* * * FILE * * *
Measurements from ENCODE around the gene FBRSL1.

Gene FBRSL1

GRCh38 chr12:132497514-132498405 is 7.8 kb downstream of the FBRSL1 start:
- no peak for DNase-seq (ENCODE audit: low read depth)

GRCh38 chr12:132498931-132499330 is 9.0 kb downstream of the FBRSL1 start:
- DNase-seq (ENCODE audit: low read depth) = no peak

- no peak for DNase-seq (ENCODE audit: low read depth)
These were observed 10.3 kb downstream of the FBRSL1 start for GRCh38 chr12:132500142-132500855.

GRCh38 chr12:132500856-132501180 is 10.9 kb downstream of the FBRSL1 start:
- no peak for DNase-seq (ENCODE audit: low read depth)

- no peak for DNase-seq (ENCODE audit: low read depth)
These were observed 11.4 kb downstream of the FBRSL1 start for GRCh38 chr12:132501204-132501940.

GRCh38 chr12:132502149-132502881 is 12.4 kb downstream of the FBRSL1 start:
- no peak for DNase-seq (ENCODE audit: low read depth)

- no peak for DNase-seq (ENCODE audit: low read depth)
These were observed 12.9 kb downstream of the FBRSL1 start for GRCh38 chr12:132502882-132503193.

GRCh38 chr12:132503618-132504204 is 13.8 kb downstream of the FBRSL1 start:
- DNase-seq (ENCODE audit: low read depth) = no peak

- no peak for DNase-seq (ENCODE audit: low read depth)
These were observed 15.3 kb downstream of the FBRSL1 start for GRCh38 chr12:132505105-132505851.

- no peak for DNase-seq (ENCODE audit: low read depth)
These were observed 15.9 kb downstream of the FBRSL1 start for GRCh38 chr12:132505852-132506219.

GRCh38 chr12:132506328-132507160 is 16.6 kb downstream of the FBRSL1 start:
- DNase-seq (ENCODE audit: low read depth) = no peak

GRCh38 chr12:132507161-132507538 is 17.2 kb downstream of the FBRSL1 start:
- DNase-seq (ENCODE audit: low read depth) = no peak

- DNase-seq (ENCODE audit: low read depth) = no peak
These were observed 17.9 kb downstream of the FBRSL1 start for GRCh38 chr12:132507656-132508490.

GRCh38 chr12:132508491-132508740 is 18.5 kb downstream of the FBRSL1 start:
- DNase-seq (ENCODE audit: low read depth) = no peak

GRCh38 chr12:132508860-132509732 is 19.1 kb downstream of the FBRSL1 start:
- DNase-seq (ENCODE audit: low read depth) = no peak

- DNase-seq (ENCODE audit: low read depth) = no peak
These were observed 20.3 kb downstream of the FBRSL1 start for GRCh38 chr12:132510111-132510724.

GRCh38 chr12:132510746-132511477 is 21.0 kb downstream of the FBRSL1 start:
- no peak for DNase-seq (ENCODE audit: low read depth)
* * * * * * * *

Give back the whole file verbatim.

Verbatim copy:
Measurements from ENCODE around the gene FBRSL1.

Gene FBRSL1

GRCh38 chr12:132497514-132498405 is 7.8 kb downstream of the FBRSL1 start:
- no peak for DNase-seq (ENCODE audit: low read depth)

GRCh38 chr12:132498931-132499330 is 9.0 kb downstream of the FBRSL1 start:
- DNase-seq (ENCODE audit: low read depth) = no peak

- no peak for DNase-seq (ENCODE audit: low read depth)
These were observed 10.3 kb downstream of the FBRSL1 start for GRCh38 chr12:132500142-132500855.

GRCh38 chr12:132500856-132501180 is 10.9 kb downstream of the FBRSL1 start:
- no peak for DNase-seq (ENCODE audit: low read depth)

- no peak for DNase-seq (ENCODE audit: low read depth)
These were observed 11.4 kb downstream of the FBRSL1 start for GRCh38 chr12:132501204-132501940.

GRCh38 chr12:132502149-132502881 is 12.4 kb downstream of the FBRSL1 start:
- no peak for DNase-seq (ENCODE audit: low read depth)

- no peak for DNase-seq (ENCODE audit: low read depth)
These were observed 12.9 kb downstream of the FBRSL1 start for GRCh38 chr12:132502882-132503193.

GRCh38 chr12:132503618-132504204 is 13.8 kb downstream of the FBRSL1 start:
- DNase-seq (ENCODE audit: low read depth) = no peak

- no peak for DNase-seq (ENCODE audit: low read depth)
These were observed 15.3 kb downstream of the FBRSL1 start for GRCh38 chr12:132505105-132505851.

- no peak for DNase-seq (ENCODE audit: low read depth)
These were observed 15.9 kb downstream of the FBRSL1 start for GRCh38 chr12:132505852-132506219.

GRCh38 chr12:132506328-132507160 is 16.6 kb downstream of the FBRSL1 start:
- DNase-seq (ENCODE audit: low read depth) = no peak

GRCh38 chr12:132507161-132507538 is 17.2 kb downstream of the FBRSL1 start:
- DNase-seq (ENCODE audit: low read depth) = no peak

- DNase-seq (ENCODE audit: low read depth) = no peak
These were observed 17.9 kb downstream of the FBRSL1 start for GRCh38 chr12:132507656-132508490.

GRCh38 chr12:132508491-132508740 is 18.5 kb downstream of the FBRSL1 start:
- DNase-seq (ENCODE audit: low read depth) = no peak

GRCh38 chr12:132508860-132509732 is 19.1 kb downstream of the FBRSL1 start:
- DNase-seq (ENCODE audit: low read depth) = no peak

- DNase-seq (ENCODE audit: low read depth) = no peak
These were observed 20.3 kb downstream of the FBRSL1 start for GRCh38 chr12:132510111-132510724.

GRCh38 chr12:132510746-132511477 is 21.0 kb downstream of the FBRSL1 start:
- no peak for DNase-seq (ENCODE audit: low read depth)